The (north) West Coast

The north part of the West Coast was just as beautiful as the southern half of it.  Day 1 was spent driving through Arthur’s Pass up to Greymouth and on to Westport.  I didn’t spend much time in Greymouth but I did walk along the flood wall for a bit and read about the history of that wall and why it was built.  After that I continued north along the  Great Coast Road toward Punakaiki were I stopped at the Pancake Rocks and Blowholes.  These rock formations are definitely a stop on anyones tour around New Zealand.  The detail that you are able to see within these formations is very defined and really does look like a bunch of flat rocks stacked on top of one another.  From there I continued on the Great Coast Road to Westport where I spent the night. I ventured out to Hector the neighbouring small town to see the monument to Hector’s Dolphins as well as headed up to the Denniston Plateau which was New Zealand’s largest coal mine.  In previous years you used to be able to take a tour into the mine however due to some new health and safety laws that is not possible.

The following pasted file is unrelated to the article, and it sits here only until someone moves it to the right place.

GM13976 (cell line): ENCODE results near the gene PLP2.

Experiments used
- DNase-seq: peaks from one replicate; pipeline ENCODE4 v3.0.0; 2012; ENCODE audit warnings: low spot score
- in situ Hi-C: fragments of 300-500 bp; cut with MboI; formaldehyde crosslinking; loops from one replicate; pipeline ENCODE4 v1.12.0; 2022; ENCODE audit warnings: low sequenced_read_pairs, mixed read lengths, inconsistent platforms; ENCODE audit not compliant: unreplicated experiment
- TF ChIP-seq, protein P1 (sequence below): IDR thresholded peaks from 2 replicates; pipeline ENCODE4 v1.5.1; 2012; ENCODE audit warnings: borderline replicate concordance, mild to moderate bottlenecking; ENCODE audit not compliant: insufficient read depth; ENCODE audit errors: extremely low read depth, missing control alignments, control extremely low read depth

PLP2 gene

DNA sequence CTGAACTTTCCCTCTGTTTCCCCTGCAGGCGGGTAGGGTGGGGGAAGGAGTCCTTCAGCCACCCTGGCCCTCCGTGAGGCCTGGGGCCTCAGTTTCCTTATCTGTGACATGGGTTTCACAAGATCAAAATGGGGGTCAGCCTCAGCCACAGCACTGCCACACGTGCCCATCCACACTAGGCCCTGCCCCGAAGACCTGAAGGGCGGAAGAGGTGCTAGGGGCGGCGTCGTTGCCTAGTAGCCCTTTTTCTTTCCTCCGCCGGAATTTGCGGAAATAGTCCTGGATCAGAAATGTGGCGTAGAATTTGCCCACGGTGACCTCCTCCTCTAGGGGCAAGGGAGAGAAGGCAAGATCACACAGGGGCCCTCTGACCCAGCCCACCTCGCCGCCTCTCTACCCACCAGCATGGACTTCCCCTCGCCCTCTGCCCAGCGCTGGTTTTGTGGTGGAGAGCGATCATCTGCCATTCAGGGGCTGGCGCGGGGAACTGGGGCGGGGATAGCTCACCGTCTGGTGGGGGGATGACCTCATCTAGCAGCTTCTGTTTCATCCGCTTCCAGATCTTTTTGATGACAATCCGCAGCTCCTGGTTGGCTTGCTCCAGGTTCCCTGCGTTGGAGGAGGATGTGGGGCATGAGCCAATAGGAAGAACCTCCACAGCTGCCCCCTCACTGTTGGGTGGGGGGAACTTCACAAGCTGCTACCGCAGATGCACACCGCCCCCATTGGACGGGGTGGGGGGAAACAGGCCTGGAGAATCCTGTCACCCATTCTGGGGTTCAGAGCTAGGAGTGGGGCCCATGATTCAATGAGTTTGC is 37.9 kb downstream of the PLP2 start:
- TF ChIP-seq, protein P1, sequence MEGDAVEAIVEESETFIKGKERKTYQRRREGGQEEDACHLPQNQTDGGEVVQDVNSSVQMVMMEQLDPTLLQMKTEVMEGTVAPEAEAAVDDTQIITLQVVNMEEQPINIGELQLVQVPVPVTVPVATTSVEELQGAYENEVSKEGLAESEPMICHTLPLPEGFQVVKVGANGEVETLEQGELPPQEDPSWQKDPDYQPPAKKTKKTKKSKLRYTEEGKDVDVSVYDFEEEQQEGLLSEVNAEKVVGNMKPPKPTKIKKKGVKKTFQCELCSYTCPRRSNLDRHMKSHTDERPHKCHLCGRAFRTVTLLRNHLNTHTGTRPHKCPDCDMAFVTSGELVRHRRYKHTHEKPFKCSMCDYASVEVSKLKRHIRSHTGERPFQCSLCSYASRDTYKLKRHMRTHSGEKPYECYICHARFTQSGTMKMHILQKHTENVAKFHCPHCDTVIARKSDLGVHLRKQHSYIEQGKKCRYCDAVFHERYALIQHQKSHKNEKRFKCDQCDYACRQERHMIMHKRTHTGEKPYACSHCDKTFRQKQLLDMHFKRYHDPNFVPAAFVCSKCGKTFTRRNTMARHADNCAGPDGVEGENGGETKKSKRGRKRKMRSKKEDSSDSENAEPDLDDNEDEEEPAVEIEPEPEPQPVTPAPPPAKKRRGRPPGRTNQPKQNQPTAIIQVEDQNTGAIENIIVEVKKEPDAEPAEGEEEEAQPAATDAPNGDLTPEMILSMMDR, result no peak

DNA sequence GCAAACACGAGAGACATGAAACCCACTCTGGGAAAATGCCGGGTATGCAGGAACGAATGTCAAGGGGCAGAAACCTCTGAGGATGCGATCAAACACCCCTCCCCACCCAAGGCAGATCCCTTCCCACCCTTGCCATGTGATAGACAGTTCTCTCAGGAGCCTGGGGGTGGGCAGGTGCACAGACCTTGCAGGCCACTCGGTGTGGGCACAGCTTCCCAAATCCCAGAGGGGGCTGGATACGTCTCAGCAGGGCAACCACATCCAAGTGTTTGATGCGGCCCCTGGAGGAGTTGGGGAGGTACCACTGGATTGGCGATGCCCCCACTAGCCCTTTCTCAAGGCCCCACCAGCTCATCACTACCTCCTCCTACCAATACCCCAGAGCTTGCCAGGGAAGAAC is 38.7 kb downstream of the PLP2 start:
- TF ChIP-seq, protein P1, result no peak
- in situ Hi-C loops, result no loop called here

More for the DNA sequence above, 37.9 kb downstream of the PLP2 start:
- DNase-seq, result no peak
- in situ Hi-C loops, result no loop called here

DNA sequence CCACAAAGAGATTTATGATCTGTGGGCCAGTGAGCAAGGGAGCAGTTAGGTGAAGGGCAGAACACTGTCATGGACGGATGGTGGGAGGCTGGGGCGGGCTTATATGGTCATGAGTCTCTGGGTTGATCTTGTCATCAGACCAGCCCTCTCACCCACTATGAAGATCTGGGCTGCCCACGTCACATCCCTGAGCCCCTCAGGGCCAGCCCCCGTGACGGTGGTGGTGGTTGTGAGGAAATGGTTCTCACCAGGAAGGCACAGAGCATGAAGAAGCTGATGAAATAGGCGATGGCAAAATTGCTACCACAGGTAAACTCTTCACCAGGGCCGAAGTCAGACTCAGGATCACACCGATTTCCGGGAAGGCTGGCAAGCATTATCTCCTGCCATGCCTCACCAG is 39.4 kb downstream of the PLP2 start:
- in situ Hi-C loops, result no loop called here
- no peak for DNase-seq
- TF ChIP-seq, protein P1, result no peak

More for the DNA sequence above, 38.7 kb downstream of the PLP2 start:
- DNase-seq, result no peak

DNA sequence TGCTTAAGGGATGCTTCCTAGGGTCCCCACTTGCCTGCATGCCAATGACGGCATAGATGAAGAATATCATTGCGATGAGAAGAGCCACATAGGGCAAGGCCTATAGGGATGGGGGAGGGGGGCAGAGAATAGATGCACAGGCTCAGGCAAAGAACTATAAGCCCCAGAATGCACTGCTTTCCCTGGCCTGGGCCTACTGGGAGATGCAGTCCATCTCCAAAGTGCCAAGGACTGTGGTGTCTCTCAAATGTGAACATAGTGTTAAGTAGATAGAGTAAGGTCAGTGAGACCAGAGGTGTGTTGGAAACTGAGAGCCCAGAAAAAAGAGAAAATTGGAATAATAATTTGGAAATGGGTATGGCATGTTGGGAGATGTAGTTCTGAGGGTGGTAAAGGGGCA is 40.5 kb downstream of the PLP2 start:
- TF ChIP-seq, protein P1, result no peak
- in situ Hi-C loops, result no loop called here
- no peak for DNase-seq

Day 2 was an exciting day as I went underworld rafting and caving.  We walked through 3 levels of caves with stalagmites and stalactites galore.  Some of the formations had pretty interesting shapes if you had a bit of an imagination.  Once we made it down to the third level we got into the water and floated out to see the glowworms that inhabited this cave.  The view was amazing.  Although no pictures could capture this light show the memories won’t fade anytime soon.  We floated along to the exit of the cave where we continued down river through a couple rapids before ending the trip.  Over all if was a day to remember.  After my rafting adventure I headed out to the Buller Gorge where NZ’s longest swing bridge resides and I walked across it and around the park for a bit before calling it a day.

Day 3 was a relaxing day.  I visited the ghost town of Waiuta which had amazing drive to get to the town although the town wasn’t must to look at there was only 1or 2 buildings left standing and the rest just looked like an open pasture field.  I guess  I was expected so more run down buildings rather than just open fields.  After visiting the ghost town I headed to Hanmer Springs for a couple hours relaxation in their hot pools.  To get to Hanmer Springs I travelled through Lewis’ Pass which is the 3rd mountain pass on the South Island and is less steep than the other two but still as scenic.  Maori legend talks about the hot springs of Hanmer Springs being the result of embers from Mt Ngauruhoe in the North Island falling from the sky.  Overall it was a very relaxing time at the pools.

 

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